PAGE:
Superconductors: What They Have to Offer
Floating computers and faster trains. Wait, no. Faster computers and yes faster trains, but more importantly, trains that float. This is what superconductors make possible.
What are superconductors?
Let’s start with what a superconductor is because I for one wasn’t sure at first. It’s a special material that conducts electricity, and more importantly, it conducts it without resistance. What does that mean? It means that the electrons (the tiny particles that give things their electrical charge) flow easily through the material. It takes a lot of physics to fully understand how this works, but all we need to know is that it can only happen at very low temperatures. And and and, there is no heat production! The reason is because there is no resistance in superconductors. Isn’t that awesome! It opens up a whole world of possibilities and has so many applications.
What are some of their applications?
Apart from transporting, and of course using electricity, superconductors have multiple uses. Today we’re interested in their magnetic applications. The most common use for superconductors is in body scanners. Superconducting magnets make a powerful magnetic field which then causes atoms in a patient’s body to give off radio waves. While the scanner is spinning around, it picks up the waves and creates an image of what’s going on inside. This is an MRI (magnetic resonance imaging).
One of the most well known uses for superconductors is in CERN’s Large Hadron Collider. And although most of us don’t really care about what’s happening in the world of physics, we do care about maglev trains. Magnetic levitation to be precise. It’s not easy to make a train float, let alone travel at high speeds, and so far it’s only been done in Japan, South Korea, and China.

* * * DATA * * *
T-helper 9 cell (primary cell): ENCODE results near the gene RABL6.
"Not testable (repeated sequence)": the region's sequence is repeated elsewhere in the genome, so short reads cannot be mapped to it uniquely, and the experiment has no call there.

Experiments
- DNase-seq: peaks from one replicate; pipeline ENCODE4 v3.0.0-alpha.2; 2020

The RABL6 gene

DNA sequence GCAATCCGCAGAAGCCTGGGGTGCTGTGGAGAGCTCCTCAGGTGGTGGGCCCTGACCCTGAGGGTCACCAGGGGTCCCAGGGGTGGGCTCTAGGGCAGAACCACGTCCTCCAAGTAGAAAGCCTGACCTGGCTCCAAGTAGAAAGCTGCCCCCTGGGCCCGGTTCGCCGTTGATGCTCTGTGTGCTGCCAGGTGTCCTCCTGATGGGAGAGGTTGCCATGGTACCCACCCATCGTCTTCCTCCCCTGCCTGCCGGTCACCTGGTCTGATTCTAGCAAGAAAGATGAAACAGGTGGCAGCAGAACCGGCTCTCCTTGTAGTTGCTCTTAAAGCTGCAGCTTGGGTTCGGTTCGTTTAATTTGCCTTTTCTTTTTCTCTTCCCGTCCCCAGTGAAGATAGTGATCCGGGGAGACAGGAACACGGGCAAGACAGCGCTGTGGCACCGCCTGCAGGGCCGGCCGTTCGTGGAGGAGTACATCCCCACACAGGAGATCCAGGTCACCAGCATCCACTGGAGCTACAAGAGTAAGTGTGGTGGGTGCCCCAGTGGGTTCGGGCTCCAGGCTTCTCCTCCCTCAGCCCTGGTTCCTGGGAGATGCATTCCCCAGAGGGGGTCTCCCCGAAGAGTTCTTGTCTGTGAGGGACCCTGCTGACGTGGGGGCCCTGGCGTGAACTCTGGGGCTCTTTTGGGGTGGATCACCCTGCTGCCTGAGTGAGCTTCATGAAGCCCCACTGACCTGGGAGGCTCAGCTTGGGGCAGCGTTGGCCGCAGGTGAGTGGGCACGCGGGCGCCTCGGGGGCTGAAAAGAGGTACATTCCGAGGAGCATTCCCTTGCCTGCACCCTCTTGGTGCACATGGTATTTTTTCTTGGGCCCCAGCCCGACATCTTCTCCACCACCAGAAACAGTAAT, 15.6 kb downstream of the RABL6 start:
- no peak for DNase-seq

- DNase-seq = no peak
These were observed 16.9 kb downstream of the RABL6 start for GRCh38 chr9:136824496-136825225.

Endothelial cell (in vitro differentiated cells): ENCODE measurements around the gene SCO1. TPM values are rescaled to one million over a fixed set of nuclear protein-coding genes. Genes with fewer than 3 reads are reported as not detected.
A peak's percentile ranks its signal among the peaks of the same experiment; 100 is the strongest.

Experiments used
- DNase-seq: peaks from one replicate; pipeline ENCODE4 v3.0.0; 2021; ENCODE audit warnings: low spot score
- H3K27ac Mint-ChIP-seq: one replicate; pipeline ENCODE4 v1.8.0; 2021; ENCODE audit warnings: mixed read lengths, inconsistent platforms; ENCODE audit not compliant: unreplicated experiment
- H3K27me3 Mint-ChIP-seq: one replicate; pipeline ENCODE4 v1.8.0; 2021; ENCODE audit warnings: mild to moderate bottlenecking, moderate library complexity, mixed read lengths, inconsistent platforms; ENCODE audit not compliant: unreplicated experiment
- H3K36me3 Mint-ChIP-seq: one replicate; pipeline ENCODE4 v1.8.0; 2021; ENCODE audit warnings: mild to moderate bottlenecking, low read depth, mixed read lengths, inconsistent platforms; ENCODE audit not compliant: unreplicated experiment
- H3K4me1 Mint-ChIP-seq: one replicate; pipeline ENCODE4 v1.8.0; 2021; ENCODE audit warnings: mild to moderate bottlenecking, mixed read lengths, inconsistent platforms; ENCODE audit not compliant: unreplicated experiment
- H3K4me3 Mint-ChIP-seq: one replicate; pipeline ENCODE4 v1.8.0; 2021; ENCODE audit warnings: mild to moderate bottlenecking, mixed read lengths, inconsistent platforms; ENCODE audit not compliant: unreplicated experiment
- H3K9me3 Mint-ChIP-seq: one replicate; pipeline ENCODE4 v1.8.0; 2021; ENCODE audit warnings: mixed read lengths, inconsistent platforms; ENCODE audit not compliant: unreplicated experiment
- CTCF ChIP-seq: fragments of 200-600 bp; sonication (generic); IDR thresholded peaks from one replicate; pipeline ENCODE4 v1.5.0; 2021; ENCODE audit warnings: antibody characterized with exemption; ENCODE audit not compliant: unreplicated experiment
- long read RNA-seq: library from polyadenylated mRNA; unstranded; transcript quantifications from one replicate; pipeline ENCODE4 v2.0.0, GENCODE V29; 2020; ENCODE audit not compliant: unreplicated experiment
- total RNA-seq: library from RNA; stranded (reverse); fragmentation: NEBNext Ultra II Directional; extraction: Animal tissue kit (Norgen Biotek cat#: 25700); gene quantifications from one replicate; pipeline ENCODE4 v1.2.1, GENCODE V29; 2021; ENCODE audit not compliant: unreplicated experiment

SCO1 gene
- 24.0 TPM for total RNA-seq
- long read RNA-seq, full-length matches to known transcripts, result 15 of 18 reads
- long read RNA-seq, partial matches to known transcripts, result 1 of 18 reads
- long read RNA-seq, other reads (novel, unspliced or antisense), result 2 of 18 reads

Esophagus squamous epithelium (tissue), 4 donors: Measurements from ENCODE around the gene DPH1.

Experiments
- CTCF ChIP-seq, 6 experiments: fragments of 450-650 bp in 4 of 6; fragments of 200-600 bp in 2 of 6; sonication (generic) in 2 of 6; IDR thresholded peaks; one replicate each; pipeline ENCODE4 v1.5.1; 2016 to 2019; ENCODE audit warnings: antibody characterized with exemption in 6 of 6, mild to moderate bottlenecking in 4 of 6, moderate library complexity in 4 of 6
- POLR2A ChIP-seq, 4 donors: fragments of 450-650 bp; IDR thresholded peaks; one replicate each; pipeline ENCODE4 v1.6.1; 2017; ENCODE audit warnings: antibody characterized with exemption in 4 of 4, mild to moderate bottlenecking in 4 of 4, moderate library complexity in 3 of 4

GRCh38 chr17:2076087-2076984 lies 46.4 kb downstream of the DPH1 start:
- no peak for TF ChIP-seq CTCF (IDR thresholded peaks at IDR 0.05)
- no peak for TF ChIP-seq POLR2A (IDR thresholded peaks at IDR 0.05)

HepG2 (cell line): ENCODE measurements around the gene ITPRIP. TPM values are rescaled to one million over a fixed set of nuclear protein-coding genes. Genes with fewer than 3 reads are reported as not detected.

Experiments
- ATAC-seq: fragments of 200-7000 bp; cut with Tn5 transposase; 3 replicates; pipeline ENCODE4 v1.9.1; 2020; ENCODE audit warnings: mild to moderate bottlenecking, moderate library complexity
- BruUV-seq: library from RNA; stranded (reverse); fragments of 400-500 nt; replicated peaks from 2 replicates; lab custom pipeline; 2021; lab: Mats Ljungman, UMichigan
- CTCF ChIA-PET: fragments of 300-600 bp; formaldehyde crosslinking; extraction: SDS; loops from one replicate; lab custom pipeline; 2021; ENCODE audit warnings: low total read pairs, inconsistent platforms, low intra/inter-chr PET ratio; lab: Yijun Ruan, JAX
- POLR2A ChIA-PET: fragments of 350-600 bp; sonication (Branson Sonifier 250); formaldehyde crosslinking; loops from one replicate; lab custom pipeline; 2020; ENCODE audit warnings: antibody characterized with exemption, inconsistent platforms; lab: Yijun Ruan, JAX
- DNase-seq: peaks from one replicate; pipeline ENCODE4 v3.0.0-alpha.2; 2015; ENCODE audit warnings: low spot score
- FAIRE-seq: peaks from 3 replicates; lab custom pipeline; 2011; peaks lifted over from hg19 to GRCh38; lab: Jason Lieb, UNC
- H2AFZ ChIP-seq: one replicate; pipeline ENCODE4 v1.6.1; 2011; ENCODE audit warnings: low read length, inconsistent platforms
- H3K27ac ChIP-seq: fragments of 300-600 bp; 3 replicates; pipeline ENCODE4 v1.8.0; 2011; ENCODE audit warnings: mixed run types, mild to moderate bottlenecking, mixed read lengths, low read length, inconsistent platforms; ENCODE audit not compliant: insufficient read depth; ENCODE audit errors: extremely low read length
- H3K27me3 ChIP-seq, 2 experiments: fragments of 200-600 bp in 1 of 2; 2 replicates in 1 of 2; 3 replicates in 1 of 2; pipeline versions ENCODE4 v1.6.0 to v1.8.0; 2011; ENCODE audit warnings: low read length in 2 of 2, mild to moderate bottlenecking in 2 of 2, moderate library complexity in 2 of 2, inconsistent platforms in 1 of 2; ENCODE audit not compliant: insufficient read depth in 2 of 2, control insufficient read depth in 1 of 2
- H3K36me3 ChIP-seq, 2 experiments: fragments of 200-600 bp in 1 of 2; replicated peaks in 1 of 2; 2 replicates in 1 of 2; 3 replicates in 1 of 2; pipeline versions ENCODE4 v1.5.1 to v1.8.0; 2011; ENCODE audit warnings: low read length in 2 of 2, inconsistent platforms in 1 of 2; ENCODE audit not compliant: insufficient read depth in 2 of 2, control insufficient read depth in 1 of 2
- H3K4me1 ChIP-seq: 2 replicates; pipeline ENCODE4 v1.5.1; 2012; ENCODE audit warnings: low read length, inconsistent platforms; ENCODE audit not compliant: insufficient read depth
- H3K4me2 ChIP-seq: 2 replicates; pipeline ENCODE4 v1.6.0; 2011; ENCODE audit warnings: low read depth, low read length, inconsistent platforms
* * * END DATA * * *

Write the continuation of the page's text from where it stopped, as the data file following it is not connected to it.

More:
Let’s talk about the one in Japan. They developed their own special superconducting magnets to make a high-speed train. So you’ve got a strong magnetic force that continues as long as there is electricity flowing through it. The train reaches speeds of 580 km/h and lifts about 10 cm into the air. Cool stuff! Literally. Not only that, but in the event of an earthquake, the train can operate safely until it can be brought to a stop.
The Future of Superconductors
There is so much that we don’t know about superconductors. New applications are being thought of and developed almost every day. It’s possible that in the future it will be used in power transmissions which will reduce energy costs around the world and help the environment by reducing pollution and the production of greenhouse gases. Also, just like the Shinkansen Train in Japan, the future could be filled with maglev trains that use superconductivity to hover above the tracks. We could get to Chiang Mai and Back in the same day. The applications are endless and we may be soon living in a futuristic utopia. Powerful and unique, superconductors have the potential to revolutionize electrical transmission, physics, and even transportation.
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